The number of first-time buyers in Scotland has grown by more than 50 per cent in a decade, according to research.
Figures from the Bank of Scotland show there were 34,519 in 2018, compared with 22,100 in 2008.
First-time buyers were found to make up around half of all house purchases with a mortgage in Scotland, up from 37 per cent a decade a go.
Ricky Diggins, a director at the Bank of Scotland, said the lower deposit needed in Scotland was a great help in giving potential buyers a chance to buy their first home.
“There has been steady growth of new buyers coming on to the property ladder in Scotland over the last decade, with the proportion of first-time buyers now representing half of the overall market,” he said.
“This is important for the wellbeing of the Scottish property market, and has been helped by factors such as continued low mortgage rates.
“With a much lower deposit required north of the Border, first-time buyers in Scotland will have to put down a lot less to get the keys to their first home, especially those in East Ayrshire – [one of] the UK’s most affordable places for first-time buyers.”
Mr Diggins added: “Those looking for their first place in Edinburgh can expect to pay more than double that.”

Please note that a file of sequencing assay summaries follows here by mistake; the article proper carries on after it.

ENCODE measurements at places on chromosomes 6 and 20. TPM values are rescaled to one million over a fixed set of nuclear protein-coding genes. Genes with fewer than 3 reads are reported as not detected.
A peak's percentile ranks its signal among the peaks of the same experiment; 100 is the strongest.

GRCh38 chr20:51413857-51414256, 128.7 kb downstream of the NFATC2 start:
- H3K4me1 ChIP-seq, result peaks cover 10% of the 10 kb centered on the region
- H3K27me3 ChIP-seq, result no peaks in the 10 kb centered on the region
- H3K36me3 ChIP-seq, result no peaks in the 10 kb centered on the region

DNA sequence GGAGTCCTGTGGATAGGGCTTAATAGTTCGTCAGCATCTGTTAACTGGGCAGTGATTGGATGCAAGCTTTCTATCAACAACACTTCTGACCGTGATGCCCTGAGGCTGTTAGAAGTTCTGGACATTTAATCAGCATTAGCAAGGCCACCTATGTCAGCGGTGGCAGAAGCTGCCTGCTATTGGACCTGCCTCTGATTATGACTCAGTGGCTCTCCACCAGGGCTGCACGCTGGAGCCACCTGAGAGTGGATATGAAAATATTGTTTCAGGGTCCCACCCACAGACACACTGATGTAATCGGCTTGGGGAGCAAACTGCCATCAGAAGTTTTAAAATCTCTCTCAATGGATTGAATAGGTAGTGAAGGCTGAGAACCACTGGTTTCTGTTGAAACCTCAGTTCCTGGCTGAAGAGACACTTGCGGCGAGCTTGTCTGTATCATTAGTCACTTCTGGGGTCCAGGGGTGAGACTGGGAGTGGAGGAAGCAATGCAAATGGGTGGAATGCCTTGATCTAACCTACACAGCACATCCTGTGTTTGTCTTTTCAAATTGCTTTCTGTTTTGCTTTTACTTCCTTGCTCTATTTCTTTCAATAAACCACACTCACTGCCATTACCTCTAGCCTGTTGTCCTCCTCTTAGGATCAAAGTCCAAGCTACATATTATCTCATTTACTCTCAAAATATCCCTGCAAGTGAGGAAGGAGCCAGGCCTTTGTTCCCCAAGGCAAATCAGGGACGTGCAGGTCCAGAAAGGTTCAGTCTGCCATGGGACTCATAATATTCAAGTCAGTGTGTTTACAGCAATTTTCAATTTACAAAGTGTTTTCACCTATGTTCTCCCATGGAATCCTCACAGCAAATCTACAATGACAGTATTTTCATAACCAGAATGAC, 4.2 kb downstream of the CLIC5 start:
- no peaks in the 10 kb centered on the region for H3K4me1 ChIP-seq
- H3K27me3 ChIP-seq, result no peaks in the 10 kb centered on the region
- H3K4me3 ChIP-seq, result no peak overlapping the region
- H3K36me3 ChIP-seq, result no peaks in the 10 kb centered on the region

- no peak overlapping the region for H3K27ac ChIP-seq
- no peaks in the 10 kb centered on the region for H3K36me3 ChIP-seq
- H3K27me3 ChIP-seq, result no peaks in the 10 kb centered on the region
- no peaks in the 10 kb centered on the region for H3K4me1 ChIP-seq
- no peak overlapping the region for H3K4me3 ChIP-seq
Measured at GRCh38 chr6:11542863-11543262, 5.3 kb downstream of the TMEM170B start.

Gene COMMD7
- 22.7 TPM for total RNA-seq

The average deposit put down by a first-time buyer in Scotland was 15 per cent of the purchase price in 2008, jumping dramatically to 25 per cent in 2009.
In 2018, the average deposit dropped to 14 per cent of the purchase price, although property prices have continued to increase.
The £19,952 average deposit being put down on a first home in Scotland is just over half of the UK-wide average of £33,352.
Two-bedroom properties have been the first-time buyer’s home of choice in Scotland throughout the past decade, making up more than four in ten mortgages for first homes in 2018.
Last week research released by the Halifax bank revealed that first-time buyers now make up the majority of home purchases bought with a mortgage in the UK.
The last time this was the case was in 1995.
East Ayrshire was identified as the third most affordable area, with homes at three times local gross earnings. Pendle in Lancashire and Copeland in Cumbria were the most affordable areas.
Russell Galley, managing director at the Halifax, said the continued growth in first-time buyers came despite a shortage of homes and ongoing difficulties facing those saving for a deposit.